‘He will rescue them from oppression and violence for precious is their blood in His sight.’ Psalm 72:14

More than 27 million people live as modern day slaves and they are some of the most abused and vulnerable people on the face of the earth. Human Trafficking is the sale, transport and profit of people who are forced to work for others against their will. Many are forced to work in the sex trade; others are exploited in sweatshops or as domestic workers; and children as young as 9 are being kidnapped to fight as child soldiers. This trade in human life is taking place on a vast global scale and is the world’s fastest growing crime. The statistics are shocking.

1.2 million children are trafficked every year - two every minute

The average age of a trafficking victim is just 14 years

$9.5 billion is made through human trafficking each year

The UN estimates that 80% of people trafficked are taken for sexual exploitation.

Hope for Justice is a Christian human rights organisation dedicated to fighting human trafficking in all its forms. Their vision is to be the hand that rescues people from the abuse of human trafficking, to be practically involved in their restoration and to pursue justice.

To achieve this Hope for Justice:

  • Recruit a team of specialists to investigate human trafficking, prosecute the perpetrators to be involved in the rehabilitation and protection of victims.
  • Campaign for changes to the laws surrounding human trafficking and other justice issues through advocacy, lobbying and legal research.
  • Create a political impact at a local and national level by developing the work of Act For Justice Groups.
  • Work alongside police, government organisations and other anti-trafficking NGO’s and be a credible voice on human trafficking. Support and partner with other projects around the world who also aim to rescue people and bring an end to slavery.

 

 

In a consumer driven society, the choices we make everyday when we shop for food and clothing are impacting on the lives of innocent people. In West Africa, trafficked children are forced to work on cocoa plantations, producing the raw ingredients to make chocolate we eat. The human cost involved in many of the products we buy is great. We pay for them with money but others are paying for it with their lives.

 

“The beatings were a part of my life, anytime they loaded you with bags (of cocoa beans) and you fell while carrying them, nobody helped you. Instead they beat  you and beat you until you picked it up again.”

 “After my parents died I was left totally alone. Someone I trusted offered to help me by getting me a job in the UK, but within days of leaving West Africa I was forced to work in a brothel on the South Coast of England. I was just 15.”

 We can often think that trafficking is an overseas problem, but this story is repeated many times in cities across our nation. Some girls are trafficked from other countries, others are forced into prostitution after being groomed by an older man pretending to be their boyfriend. They are then trafficked internally within the UK. It is happening on our doorstep. However many people don't even realise it exists. A poll by child protection charity Ecpat UK and the Bodyshop in August 2009 showed that 1 in 10 people didn't think child trafficking happened in this country and 34% thought trafficked children only ended up overseas. Their report also identified the UK as a destination and hub for the transit if trafficked children, with youngsters arriving from 52 different countries in a single year.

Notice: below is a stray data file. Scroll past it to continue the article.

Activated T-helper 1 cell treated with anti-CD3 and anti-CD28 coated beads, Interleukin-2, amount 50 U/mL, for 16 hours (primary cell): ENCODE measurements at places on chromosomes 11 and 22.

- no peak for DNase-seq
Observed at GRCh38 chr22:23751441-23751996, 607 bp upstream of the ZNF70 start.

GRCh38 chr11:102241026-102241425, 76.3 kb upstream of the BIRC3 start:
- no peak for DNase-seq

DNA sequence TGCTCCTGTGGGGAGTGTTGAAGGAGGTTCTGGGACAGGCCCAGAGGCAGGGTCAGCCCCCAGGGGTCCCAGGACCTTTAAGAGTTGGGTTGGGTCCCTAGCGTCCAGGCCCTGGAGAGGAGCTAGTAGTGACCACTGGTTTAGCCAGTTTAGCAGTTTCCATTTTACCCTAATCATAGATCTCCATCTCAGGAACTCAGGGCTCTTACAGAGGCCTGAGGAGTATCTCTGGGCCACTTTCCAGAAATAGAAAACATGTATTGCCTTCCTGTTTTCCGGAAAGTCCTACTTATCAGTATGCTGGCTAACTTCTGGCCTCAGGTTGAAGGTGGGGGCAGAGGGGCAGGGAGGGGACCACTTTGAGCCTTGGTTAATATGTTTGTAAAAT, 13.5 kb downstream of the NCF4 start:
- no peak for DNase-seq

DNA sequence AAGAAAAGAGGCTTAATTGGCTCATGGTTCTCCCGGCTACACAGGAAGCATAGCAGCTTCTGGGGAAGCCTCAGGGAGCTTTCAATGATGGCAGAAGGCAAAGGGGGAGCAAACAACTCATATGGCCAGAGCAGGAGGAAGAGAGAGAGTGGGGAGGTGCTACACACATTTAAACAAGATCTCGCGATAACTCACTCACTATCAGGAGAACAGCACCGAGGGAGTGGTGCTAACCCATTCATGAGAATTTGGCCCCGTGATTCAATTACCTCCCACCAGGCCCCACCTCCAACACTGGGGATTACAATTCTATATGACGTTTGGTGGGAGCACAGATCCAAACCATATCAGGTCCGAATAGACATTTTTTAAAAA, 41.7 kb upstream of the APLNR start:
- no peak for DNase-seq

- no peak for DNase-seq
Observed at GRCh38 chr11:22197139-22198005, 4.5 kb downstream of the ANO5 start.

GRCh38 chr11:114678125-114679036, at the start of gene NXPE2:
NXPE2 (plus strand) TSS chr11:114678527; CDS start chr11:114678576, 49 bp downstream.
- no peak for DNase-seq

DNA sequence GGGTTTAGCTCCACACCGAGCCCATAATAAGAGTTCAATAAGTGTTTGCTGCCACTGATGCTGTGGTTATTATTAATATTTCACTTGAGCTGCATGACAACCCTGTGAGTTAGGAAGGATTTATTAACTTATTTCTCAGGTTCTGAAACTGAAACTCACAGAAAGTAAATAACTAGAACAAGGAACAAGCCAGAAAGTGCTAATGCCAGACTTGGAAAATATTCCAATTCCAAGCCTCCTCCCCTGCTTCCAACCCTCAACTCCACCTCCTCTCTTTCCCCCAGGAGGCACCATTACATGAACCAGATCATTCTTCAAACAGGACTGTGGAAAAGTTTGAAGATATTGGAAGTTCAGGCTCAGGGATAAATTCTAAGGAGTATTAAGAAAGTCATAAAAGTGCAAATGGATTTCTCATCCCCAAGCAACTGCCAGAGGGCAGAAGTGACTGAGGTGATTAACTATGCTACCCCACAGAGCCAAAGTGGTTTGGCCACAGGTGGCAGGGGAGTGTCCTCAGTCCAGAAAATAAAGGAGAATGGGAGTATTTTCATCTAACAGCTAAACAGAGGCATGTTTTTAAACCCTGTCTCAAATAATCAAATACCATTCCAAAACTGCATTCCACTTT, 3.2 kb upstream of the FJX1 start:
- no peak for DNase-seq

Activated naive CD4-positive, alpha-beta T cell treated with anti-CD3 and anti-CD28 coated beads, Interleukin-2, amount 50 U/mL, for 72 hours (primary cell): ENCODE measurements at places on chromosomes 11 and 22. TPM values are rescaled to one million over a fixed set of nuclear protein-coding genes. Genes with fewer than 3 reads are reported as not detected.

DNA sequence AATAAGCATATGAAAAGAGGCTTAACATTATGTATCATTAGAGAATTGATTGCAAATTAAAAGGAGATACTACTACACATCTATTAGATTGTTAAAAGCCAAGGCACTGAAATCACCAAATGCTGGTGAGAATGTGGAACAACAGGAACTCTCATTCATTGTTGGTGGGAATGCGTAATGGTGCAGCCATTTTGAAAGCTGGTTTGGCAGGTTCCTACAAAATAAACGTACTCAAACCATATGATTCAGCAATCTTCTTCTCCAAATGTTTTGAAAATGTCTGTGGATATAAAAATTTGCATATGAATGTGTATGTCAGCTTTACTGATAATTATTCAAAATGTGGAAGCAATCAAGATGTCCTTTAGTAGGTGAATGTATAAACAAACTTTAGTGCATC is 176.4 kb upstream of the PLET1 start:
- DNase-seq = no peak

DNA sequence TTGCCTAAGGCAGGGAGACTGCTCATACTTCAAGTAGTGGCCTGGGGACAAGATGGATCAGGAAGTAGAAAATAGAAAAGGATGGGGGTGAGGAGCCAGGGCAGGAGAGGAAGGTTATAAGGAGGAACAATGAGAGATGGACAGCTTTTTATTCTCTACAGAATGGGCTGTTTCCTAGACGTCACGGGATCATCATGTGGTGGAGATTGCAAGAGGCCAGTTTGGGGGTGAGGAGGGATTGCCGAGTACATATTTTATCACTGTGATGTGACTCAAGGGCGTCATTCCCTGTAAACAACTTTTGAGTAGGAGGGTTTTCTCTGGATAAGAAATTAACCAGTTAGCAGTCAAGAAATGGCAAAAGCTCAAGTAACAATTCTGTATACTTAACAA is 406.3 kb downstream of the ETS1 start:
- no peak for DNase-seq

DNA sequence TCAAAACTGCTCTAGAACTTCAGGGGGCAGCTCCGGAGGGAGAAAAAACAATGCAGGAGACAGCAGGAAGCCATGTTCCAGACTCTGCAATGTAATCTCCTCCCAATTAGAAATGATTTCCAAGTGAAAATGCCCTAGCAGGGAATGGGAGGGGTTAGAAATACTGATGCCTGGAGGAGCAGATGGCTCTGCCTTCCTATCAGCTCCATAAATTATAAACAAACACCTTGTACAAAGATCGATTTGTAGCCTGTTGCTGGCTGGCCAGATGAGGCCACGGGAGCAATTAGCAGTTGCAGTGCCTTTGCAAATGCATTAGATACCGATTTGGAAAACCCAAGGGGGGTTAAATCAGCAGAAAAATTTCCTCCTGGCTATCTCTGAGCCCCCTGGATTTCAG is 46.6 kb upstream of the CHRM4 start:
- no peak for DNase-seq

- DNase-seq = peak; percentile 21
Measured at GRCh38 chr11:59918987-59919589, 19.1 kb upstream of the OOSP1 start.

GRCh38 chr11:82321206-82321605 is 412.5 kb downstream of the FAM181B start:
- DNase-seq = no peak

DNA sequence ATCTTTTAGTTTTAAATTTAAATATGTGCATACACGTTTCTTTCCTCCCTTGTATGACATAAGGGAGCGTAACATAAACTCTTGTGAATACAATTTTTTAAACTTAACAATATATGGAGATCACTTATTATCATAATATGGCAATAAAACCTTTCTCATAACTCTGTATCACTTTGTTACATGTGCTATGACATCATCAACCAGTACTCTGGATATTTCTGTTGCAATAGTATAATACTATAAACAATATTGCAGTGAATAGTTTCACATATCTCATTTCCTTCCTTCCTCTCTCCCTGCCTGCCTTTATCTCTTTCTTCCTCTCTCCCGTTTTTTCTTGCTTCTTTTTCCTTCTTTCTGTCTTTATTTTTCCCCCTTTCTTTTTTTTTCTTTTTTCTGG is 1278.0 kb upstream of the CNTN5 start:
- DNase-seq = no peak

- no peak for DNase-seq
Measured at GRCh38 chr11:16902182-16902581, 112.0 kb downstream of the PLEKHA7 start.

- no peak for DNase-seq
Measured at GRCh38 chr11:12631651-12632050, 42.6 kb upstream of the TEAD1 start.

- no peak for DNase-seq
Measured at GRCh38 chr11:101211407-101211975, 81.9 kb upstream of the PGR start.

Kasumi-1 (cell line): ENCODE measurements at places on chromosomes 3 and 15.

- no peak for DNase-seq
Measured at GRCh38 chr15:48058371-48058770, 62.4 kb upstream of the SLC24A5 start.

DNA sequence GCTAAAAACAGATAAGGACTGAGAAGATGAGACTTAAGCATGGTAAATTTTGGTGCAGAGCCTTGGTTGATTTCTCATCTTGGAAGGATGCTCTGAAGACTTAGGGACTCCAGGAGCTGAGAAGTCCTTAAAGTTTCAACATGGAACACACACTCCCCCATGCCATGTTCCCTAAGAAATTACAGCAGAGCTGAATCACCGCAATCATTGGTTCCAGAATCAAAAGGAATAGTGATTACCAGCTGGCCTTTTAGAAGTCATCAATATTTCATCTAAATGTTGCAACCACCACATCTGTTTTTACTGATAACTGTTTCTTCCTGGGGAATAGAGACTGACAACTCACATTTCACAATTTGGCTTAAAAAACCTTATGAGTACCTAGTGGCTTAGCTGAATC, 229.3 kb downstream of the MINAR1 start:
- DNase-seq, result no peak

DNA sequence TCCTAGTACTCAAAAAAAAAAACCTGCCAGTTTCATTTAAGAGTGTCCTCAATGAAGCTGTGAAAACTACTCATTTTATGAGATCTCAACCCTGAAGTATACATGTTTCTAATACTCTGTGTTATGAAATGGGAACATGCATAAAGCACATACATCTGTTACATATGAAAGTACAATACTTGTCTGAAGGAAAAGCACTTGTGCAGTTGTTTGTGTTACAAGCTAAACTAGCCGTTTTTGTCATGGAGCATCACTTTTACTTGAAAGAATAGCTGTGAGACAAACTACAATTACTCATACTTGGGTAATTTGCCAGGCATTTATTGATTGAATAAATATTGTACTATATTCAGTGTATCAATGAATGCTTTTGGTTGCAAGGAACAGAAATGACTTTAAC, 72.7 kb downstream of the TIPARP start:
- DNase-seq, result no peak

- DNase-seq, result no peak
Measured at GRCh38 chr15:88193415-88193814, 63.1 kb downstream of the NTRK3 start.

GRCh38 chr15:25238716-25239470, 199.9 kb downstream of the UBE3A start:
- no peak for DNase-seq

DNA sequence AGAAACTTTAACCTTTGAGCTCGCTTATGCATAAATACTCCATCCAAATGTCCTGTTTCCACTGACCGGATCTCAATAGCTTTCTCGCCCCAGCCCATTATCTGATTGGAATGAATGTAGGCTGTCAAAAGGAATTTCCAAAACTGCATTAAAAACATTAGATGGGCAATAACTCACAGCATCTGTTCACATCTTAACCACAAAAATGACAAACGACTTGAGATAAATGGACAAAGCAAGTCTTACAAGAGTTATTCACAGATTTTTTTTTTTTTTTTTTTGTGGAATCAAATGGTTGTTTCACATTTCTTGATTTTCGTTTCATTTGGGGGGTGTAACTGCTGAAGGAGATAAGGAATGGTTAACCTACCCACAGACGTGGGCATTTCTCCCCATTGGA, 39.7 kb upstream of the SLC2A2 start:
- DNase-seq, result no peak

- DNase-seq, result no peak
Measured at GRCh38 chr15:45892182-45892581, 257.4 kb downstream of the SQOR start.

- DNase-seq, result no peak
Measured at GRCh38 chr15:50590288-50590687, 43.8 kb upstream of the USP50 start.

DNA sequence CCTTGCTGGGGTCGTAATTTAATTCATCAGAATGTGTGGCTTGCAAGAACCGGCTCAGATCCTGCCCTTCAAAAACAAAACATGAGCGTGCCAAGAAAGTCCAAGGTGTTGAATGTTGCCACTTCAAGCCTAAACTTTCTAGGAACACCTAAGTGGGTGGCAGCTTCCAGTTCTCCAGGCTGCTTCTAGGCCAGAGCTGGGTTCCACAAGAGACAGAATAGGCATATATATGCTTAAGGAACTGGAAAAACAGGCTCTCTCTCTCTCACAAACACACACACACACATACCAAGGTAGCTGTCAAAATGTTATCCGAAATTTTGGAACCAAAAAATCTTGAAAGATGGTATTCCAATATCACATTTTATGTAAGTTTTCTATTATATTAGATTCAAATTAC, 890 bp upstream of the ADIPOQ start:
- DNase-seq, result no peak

We need to help raise awareness in our local communities, inform people about trafficking and inspire them to do something about it. It is happening in our country, our cities and our neighbourhoods - and this makes it our responsibility to do something. 

 Isaiah 58:9 says: ‘Is not this the kind of fasting I have chosen: to loose the chains of injustice and untie the cords of the yoke, to set the oppressed free and break every yoke?..

‘Justice is truth in action’. There are many ways to help. You could start an ‘Act for Justice’ group in your area and meet with other like-minded people to pray and take action to bring change. There is a desperate need for more lawyers, lobbyists and investigators to get involved in helping trafficked people and prosecuting those responsible. From fundraising to contacting politicians to voice your concerns, or raising awareness in your local community. Everyone can do something. Visit www.hopeforjustice.org.uk to find out more.

Pray. Pray to see hope, freedom and justice released on the earth and ask God to give you His heart for the poor and oppressed.  Pray for specific people and situations or issues of injustice asking God to break through their situation. Look out for stories in the media about trafficking or slavery. Pray for the work of Hope for Justice and other organisations involved in rescuing people and ask God to protect those who are working on the frontline taking part in slave rescues.

 

 

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